Over the past several decades the questions that we have been asking about conflict have been evolving. Pre-1980’s we were asking: How do we resolve conflict? The past several decades we’ve been asking: How do we manage conflict? Today’s internal coaches are guided by an entirely different question, asking: How do we give conflict a voice?
Internal coaches recognize that there is conflict in the system and that the voice of healthy conflict needs to be turned up louder for the benefit of the system, as well as its individual members. In her interview for my book about internal coaching, Cherie Silas stated: “Coaches need to get really comfortable with conflict. You can’t be your best without conflict.”
Most people and systems want to run away from conflict, primarily because they have only known toxic, unhealthy conflict. Those you coach either want to avoid conflict at all costs, or they are overly invested in the conflict and want to win at all costs.
One of the roles of the internal coach is to help people recognize that there is both unhealthy and healthy conflict. When conflict occurs within the system, we want to recognize and encourage healthy conflict, because conflict is a signal that something new is attempting to show up.
The problem with fixing conflict
When different ideas and perspectives rub against each other, it causes conflict. A typical response is to ask the leader to settle the dispute in an attempt to have all parties fall back in line. The problem with this approach is that it discourages and squelches new ideas and innovation. It also forces people to internalize the energy they feel regarding the conflict, as opposed to getting the energy out in a healthy manner.
This internalized energy doesn’t simply dissipate, rather it festers and grows, often released at another moment of conflict. When the squelched conflict is finally released, along with the new in-the-moment conflict, it compounds everything. A frequent response is, “Where did all this anger come from? It seems much more than is necessary for this present conflict.” As the internal coach, we want to “poke the beehive,” encouraging healthy conflict to bring forth ideas.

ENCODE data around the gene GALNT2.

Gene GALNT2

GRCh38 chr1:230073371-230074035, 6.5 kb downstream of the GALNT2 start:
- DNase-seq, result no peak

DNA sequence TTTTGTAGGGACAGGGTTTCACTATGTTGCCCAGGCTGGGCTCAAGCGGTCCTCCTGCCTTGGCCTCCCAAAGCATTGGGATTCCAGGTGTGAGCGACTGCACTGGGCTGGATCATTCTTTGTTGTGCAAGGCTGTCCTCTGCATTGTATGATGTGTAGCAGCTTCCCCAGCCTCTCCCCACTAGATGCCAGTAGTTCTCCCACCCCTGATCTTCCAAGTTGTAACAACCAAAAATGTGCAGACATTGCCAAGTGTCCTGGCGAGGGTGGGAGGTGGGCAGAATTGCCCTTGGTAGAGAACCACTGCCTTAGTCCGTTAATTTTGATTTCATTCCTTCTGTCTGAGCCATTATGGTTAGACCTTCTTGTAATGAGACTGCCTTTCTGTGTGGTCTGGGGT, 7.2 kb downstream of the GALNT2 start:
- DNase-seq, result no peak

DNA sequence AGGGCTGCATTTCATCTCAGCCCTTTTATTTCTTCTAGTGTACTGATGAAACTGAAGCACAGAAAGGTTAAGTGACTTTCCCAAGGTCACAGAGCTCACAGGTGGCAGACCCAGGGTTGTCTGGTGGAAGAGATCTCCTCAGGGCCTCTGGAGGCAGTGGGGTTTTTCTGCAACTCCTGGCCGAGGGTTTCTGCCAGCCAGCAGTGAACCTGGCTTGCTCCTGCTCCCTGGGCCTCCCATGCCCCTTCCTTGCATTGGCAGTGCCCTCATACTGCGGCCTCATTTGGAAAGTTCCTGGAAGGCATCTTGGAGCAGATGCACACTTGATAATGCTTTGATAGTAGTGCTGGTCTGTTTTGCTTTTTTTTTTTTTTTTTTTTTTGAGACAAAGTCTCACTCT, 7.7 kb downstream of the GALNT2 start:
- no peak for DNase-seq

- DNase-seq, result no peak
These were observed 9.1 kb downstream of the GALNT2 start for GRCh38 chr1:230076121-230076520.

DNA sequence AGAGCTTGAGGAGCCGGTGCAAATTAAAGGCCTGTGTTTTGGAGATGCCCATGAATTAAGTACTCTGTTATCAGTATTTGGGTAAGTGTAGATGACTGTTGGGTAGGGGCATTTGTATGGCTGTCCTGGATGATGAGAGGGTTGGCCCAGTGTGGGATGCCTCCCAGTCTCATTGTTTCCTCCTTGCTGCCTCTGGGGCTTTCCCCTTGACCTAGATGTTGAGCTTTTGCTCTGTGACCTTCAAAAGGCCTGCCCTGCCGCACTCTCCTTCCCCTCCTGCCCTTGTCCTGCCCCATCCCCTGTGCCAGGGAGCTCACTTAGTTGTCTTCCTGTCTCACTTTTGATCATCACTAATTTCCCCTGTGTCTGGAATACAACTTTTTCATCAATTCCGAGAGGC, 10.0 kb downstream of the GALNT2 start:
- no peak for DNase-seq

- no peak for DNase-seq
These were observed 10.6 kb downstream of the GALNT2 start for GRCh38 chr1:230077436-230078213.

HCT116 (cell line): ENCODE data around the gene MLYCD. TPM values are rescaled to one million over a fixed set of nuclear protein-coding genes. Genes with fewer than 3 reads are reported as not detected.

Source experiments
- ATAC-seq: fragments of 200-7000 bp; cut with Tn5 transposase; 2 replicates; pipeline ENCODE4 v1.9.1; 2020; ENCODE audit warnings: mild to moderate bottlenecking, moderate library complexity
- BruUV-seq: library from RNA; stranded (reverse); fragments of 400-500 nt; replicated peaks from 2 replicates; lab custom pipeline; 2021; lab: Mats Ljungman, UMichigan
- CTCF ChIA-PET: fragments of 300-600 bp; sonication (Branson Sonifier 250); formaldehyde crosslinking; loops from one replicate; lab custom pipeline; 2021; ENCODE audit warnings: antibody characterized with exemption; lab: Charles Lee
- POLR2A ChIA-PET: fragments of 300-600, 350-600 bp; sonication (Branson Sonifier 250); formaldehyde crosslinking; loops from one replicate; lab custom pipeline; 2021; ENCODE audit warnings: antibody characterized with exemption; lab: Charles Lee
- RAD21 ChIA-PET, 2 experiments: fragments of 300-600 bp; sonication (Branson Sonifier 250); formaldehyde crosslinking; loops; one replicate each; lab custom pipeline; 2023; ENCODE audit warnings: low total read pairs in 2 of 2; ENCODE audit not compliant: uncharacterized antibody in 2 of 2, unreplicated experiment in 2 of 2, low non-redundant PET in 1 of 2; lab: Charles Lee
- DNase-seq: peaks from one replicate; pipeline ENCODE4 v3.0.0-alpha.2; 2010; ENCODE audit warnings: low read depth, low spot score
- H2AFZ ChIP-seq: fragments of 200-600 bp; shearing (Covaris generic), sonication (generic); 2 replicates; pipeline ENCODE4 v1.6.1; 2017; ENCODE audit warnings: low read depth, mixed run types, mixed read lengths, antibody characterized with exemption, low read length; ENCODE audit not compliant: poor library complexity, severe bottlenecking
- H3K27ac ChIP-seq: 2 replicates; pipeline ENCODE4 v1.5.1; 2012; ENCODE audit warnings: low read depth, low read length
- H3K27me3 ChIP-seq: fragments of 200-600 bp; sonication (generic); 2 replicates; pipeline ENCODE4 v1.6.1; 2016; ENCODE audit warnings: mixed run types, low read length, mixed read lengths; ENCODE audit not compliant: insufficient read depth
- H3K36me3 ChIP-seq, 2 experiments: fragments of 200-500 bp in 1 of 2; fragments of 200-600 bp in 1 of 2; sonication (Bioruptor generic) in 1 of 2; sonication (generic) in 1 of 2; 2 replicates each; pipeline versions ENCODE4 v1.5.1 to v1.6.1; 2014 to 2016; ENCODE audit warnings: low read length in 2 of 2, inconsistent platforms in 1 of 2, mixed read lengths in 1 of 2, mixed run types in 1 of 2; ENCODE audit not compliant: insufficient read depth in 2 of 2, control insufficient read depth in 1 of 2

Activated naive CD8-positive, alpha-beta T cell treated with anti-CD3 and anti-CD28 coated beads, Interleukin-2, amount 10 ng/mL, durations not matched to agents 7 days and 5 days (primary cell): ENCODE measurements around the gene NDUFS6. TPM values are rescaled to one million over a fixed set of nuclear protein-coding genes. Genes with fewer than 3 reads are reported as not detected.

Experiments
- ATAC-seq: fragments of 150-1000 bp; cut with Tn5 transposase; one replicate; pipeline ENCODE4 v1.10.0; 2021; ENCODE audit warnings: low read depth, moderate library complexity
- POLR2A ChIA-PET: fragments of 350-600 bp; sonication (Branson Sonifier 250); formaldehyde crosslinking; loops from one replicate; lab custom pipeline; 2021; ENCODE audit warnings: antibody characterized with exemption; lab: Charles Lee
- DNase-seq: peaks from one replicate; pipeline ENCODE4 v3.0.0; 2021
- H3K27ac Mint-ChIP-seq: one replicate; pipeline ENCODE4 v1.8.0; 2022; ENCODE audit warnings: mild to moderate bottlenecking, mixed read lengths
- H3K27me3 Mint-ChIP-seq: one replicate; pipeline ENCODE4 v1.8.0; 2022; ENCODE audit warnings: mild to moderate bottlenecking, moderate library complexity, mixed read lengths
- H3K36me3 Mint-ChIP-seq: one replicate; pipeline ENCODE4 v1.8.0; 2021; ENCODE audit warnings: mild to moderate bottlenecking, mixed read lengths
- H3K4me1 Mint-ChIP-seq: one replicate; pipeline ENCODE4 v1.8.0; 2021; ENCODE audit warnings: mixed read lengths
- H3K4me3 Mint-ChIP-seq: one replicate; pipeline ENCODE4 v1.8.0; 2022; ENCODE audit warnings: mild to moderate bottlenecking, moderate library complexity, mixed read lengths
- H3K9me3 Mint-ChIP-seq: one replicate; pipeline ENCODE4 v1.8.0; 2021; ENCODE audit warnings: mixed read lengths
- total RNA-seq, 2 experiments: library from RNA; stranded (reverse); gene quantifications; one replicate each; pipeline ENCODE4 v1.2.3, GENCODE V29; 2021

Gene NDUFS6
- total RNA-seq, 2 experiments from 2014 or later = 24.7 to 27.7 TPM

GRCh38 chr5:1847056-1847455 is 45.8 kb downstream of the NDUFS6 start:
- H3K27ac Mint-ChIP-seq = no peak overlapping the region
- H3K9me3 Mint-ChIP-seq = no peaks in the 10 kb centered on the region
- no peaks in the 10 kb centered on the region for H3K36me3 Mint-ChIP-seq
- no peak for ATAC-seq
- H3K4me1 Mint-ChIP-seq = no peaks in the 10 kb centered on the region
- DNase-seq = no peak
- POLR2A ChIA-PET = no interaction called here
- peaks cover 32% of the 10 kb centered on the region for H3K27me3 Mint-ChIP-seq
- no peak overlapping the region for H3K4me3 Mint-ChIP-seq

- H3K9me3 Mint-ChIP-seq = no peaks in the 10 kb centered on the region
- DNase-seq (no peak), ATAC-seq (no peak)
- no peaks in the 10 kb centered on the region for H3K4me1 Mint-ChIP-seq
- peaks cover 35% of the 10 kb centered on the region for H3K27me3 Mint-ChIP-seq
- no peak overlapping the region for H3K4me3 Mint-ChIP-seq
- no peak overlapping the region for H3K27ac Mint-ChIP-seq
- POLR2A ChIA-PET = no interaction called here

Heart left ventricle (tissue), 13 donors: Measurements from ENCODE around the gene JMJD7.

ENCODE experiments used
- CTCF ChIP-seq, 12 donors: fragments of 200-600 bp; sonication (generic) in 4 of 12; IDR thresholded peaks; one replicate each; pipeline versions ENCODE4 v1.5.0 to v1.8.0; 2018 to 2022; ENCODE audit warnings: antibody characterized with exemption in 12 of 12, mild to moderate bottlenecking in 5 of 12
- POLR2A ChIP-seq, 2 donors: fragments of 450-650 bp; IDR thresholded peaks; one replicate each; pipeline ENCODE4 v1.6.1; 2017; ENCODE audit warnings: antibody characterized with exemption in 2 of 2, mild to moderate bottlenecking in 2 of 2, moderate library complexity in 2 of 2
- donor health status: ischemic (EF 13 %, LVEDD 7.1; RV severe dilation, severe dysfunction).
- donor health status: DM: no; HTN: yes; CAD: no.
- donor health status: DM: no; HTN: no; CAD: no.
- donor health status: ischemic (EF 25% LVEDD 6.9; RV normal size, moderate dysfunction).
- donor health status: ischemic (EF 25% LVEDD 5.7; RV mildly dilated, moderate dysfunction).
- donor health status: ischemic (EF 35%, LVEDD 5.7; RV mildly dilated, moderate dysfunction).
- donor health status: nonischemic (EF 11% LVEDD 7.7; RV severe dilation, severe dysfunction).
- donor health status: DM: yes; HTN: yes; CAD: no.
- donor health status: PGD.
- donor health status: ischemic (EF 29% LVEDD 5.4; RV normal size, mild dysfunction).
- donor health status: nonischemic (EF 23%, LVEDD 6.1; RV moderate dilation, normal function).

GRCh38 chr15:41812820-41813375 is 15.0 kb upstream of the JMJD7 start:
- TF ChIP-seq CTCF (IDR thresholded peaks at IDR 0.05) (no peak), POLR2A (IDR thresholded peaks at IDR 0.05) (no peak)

We want our clients to not be afraid of conflict. Our role is to help individuals recognize where they are with conflict and examine their history with conflict, and to help the system as a whole see how it relates to conflict.
Practical suggestions for coaches
Get comfortable with conflict. Training is strongly recommended, such as non-violent communication or studying the book Crucial Conversations, but that’s not enough. You have to do your own personal conflict work. I strongly recommend working with your coach, or other helping professional, on your personal history with conflict.
Maintain a neutral stance when coaching on conflict. Don’t take sides. This can be very difficult, especially since as an internal coach you are part of the system that is in conflict. Pay attention to your whole being, including your body. Learn the early signs and signals that alert you that you are moving out of a neutral stance.
Encourage every voice to speak about conflict. It’s not unusual for people to not want to speak up in the larger group or to have their opinion identified. In these situations, I distribute sticky post-it notes and ask people to write their opinion anonymously and then stick their post-it notes to the wall. Then, as a group, we literally “read the handwriting on the wall.”
This levels the playing field and gives each voice and opinion equal weight. In many cases, what is discovered with this exercise is that the loudest voices did not represent the overall group opinion or thoughts.
Remember that conflict is the system revealing itself. Ask questions, notice, and listen for what the system is trying to reveal. Invite those you coach to do the same. In theory, the majority of us will agree; in practice though, it’s often a different story altogether. Here is where the value of doing your personal conflict work and providing opportunities for others to do the same, will really pay off. Instead of the usual fight-flight-freeze response to conflict, what we want is a huge dose of curiosity to show up.